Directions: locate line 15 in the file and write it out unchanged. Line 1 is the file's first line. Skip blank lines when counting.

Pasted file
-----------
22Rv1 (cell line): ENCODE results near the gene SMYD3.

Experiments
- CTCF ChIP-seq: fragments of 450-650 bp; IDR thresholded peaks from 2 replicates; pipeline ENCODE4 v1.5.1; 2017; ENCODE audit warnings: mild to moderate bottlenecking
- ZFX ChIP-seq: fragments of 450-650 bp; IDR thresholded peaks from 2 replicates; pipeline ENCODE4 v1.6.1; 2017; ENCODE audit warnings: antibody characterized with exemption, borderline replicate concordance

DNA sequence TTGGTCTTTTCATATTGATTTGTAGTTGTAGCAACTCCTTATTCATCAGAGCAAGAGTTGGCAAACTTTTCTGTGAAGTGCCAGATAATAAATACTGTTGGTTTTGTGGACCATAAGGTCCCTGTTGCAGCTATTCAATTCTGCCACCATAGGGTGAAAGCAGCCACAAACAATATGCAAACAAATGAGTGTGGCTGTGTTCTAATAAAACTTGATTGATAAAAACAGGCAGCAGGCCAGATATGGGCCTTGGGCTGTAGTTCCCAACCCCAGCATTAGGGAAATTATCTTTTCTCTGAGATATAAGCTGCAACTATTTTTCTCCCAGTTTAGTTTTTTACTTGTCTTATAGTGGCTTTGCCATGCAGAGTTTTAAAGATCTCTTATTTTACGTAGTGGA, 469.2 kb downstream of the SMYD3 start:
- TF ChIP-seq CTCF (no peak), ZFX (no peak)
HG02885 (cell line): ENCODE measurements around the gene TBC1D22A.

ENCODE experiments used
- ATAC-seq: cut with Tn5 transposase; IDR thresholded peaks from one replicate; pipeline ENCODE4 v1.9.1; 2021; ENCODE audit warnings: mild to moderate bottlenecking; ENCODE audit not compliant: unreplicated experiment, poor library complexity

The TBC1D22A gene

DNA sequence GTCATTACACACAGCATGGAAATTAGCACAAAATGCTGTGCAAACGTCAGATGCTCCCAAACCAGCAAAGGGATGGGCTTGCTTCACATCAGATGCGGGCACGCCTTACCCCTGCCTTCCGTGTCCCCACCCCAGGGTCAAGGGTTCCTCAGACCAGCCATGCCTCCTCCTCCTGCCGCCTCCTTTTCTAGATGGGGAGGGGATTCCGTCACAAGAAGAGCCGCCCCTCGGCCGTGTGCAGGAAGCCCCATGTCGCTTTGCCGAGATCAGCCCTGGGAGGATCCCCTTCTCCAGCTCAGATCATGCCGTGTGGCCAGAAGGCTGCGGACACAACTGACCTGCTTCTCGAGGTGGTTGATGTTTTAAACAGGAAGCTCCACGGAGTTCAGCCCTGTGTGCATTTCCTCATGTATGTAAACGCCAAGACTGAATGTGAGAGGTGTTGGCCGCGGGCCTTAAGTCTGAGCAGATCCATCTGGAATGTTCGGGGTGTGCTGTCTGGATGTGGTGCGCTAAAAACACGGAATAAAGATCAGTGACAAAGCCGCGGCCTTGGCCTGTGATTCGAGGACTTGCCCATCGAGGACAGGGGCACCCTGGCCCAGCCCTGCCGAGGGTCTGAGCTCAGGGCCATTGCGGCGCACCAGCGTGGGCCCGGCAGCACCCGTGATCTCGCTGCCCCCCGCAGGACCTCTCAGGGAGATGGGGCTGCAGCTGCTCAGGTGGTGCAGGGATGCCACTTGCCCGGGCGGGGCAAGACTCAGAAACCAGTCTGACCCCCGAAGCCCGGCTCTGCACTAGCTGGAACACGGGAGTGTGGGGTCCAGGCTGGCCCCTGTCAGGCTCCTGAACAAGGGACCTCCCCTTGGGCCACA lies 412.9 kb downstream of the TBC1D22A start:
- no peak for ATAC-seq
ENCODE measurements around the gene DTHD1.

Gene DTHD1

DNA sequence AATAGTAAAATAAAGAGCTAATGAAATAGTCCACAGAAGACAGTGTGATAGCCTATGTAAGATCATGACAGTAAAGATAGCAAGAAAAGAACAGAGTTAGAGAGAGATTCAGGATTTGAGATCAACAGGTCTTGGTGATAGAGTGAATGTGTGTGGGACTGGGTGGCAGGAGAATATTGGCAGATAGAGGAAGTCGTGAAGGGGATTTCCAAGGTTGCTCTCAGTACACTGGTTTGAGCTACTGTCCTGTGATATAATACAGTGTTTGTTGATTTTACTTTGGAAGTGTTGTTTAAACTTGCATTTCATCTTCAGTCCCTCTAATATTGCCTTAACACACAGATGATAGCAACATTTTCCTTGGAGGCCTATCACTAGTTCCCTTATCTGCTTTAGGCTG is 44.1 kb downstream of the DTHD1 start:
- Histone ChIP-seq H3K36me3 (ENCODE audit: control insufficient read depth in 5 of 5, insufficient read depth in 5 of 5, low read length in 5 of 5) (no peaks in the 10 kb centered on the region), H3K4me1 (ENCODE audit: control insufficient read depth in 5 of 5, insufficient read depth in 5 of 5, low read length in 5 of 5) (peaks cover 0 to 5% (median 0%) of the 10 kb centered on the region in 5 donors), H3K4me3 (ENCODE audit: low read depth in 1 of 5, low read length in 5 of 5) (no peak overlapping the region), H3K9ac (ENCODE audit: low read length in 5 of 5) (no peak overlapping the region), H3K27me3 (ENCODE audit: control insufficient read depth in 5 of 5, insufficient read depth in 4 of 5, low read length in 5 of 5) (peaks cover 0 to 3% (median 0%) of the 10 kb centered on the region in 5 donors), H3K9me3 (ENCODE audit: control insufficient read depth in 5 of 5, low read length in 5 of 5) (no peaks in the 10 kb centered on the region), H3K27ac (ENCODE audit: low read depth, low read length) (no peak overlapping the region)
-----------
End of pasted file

DNA sequence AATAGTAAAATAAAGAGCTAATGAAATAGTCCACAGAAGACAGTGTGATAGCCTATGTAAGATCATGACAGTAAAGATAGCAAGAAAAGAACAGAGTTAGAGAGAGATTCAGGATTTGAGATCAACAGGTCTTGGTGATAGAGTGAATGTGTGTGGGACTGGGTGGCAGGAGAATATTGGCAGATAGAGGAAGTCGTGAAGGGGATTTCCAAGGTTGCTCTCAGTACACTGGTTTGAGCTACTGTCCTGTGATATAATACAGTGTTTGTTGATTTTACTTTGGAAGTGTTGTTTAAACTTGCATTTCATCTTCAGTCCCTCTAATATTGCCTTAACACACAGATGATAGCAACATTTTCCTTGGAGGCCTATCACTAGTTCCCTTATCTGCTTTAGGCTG is 44.1 kb downstream of the DTHD1 start: